How to get PR for your education services or product.
Educational technology and education in itself is a challenging industry to understand if you have never worked in it. Even more so, getting press for your small business can be a daunting challenge if you don’t know how to do it the right way.
Most startups and small businesses in the education industry have limited budgets. Quite often, many small education businesses spend thousands of dollars on ineffective, low-return marketing strategies.
Among the massive sea of education products and services on the market, there are various ways to get visibility.
Your PR Strategy is Critical
I’ve worked in education as a teacher and outside of the classroom at various education startups, and have learned a great deal given these different perspectives both inside and outside of the classroom.
If you’ve been struggling with getting visibility in the right places, these five tips below can help you grow when you’re a small fish in a big pond.
The small fish in the big pond.
Guest posting on other education sites can still offer several benefits for any business. By sharing your expertise with a different audience, you can begin to establish yourself as a thought-leader or specialist within your market, build ongoing relationships, and create awareness around your brand.
Before reaching out to different blog owners, add value first. Try to build a mutually beneficial relationship, and ensure your reach is personal. Please do not send out several requests from an email carrier. Using this strategy feels and looks like spam—and it’s unprofessional.
Also, if the blog owner charges a fee for a sponsored article, keep in mind that his or her blog may be their sole source of income.
Finally, if you have a blog on your company’s site, featuring education specialists can help drive traffic too. Having a place for guest posting is great for SEO, and it can also keep your audience engaged and coming back to read more—which can bring in leads and potential sales. Also, when others write on your site, they are more likely to share the work with their audience too.
Partner with Education Influencers
Partnering with education influencers and teachers who have their own blogs or have a large following on social media outlets can significantly boost your company’s awareness.
According to Influencer Marketing Hub’s 2020 predictions, they state, “Influencer marketing will continue to soar. Influencers can help marketers achieve a variety of marketing goals and not just generate leads.
Marketers are not just collaborating with one or two influencers now, but they are working with a whole network of small, relevant, niche influencers. These kinds of influencers get much higher engagement and can cost much less. Going forward, more and more marketers will use this strategy and work with multiple smaller influencers instead of one celebrity.”
Where to Look for Education Influencers
For education and edtech companies, if you want to reach decision-makers, need consulting, or want to find someone with a serious education audience, look for influencers on LinkedIn. If you want to reach teachers, you will find them on Facebook, Twitter, and especially Pinterest.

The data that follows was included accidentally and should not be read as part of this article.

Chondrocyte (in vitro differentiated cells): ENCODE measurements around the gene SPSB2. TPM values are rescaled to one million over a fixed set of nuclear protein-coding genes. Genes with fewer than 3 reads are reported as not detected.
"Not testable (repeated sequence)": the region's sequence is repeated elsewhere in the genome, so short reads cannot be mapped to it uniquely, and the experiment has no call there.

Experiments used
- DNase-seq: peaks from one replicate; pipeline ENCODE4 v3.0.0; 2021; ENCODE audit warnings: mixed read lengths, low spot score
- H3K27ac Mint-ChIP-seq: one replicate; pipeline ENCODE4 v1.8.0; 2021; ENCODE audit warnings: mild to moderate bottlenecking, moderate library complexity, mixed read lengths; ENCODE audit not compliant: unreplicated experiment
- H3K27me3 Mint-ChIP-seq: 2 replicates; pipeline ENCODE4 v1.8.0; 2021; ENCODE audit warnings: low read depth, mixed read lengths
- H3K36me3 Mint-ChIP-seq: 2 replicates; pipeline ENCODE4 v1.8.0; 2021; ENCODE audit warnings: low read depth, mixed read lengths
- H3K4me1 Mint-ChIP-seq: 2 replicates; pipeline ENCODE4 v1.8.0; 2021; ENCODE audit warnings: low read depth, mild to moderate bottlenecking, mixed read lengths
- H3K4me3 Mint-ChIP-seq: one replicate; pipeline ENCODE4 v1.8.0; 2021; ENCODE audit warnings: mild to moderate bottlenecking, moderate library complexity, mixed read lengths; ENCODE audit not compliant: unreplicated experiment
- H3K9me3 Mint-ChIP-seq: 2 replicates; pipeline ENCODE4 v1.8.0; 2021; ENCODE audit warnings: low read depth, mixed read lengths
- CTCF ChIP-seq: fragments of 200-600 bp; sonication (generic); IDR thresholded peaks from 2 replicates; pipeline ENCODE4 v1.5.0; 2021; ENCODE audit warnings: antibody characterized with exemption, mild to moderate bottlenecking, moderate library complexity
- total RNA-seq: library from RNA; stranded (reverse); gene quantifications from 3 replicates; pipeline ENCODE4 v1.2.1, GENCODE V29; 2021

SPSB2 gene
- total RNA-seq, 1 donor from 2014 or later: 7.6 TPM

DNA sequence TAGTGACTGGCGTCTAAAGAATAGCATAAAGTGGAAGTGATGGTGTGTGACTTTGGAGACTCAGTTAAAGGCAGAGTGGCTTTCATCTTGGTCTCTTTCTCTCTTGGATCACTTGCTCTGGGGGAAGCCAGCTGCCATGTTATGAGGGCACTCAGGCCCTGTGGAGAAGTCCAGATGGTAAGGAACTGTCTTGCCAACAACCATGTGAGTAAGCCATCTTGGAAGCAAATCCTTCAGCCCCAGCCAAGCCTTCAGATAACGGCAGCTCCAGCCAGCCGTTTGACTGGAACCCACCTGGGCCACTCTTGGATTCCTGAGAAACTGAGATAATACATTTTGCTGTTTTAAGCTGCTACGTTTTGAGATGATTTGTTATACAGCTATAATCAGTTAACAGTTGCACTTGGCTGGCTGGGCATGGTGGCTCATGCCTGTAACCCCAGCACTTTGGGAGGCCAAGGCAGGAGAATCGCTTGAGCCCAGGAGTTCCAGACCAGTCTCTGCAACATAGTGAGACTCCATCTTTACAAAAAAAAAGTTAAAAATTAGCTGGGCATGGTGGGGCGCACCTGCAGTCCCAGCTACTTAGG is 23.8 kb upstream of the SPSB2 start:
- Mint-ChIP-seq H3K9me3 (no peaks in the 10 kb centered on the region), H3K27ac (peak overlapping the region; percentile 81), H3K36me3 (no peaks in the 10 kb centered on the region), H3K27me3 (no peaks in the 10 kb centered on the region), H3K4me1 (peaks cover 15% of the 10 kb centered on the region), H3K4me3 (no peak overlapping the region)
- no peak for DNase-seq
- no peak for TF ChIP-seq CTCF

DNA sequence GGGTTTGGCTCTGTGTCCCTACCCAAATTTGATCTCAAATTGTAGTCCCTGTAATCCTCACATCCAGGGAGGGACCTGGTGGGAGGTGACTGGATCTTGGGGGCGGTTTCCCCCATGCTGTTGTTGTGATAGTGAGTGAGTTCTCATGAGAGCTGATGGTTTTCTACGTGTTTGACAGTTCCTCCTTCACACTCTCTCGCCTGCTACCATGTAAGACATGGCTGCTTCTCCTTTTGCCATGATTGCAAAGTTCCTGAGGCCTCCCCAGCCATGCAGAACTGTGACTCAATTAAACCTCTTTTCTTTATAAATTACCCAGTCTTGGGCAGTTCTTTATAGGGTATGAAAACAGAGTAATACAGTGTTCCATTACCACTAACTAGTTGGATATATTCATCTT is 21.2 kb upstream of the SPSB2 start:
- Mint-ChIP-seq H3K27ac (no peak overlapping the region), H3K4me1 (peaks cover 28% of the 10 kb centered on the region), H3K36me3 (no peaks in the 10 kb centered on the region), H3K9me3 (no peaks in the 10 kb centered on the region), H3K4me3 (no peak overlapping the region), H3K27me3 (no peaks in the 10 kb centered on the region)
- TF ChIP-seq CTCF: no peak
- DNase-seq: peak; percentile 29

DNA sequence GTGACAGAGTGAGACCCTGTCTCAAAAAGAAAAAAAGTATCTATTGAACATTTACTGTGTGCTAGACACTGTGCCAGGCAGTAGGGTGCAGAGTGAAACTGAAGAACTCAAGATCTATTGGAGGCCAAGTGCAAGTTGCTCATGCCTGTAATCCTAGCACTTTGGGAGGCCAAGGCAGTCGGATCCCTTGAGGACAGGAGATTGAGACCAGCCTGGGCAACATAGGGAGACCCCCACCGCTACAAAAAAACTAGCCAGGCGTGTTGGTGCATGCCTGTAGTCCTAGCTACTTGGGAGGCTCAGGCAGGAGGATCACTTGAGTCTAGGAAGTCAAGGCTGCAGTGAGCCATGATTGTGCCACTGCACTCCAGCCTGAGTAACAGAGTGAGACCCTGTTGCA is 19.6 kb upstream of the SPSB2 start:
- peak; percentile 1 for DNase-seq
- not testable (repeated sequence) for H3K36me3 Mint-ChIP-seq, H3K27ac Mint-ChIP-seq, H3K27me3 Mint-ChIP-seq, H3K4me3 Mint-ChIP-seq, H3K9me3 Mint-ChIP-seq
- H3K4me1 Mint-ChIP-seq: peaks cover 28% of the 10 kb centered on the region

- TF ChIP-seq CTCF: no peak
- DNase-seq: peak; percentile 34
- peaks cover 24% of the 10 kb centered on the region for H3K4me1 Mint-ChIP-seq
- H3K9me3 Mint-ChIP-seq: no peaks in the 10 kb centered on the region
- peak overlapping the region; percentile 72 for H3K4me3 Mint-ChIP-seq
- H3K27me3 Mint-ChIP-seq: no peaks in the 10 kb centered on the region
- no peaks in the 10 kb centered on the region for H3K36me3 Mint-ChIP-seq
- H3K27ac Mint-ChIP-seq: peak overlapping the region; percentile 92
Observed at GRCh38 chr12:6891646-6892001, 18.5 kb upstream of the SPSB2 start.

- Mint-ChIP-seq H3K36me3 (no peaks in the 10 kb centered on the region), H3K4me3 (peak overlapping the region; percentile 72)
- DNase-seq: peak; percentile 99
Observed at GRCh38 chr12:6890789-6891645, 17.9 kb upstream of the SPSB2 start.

Share your Stories on Social Media
A little storytelling can go a long way on social media, and it’s not too challenging to make videos and tell stories today. Part of communicating your brand’s message is to make sure you know your audience, connect with them on their level, and share exciting stories that will reach them from an emotional point of view.
Put yourself in your buyer’s shoes. You want to be the company where people say, “That’s just what I was looking for right now, right here.”
Having a strong content marketing plan can differentiate you from the endless ocean of services and products in this industry. The stories you tell today can become your company’s stories for the future, and should be part of any type of PR plan.
Reach Out to Writers and Journalists
If you’re going to reach out to journalists on your own, make sure to do your homework. Some publications have staff writers and contributors. Take the time to know the difference between the two because you could be wasting precious hours.
Contributors at most publications can usually write about their ideas and opinions with editor oversight. Staff writers typically have different goals and assignments.
You should be selective when it comes to media outreach. For any media relations campaign to work, you should focus on reaching out to reporters and writers at education outlets who have a vested interest in bringing your story to their audience.
Keep in mind that your story should be unique and add value to the journalist’s readers—it is not about your company, but how you can help a writer add value to their audience.
Create a relationship, follow writers on Twitter and LinkedIn, share their stories, and support them. Creating a mutually beneficial and professional relationship can lead to other potential future editorial opportunities.
If you can’t seem to get ahead on your own in the media space, consider hiring a boutique type of education PR firm. Do your homework and research the best offerings out there for your specific needs.
Reach out to their former customers, and ask for referrals. PR can get expensive, and you want to make sure you get the visibility, services and all of the offerings they promise. An effective PR firm should be able to assist you with content development and implementation, storytelling, editorial strategy, marketing, and media implementation—while making sure your company lands in the right publications.
There are many PR firms out there, so take your time should you choose to sign on with an agency. Do your homework, ask a lot of questions, and follow your instincts.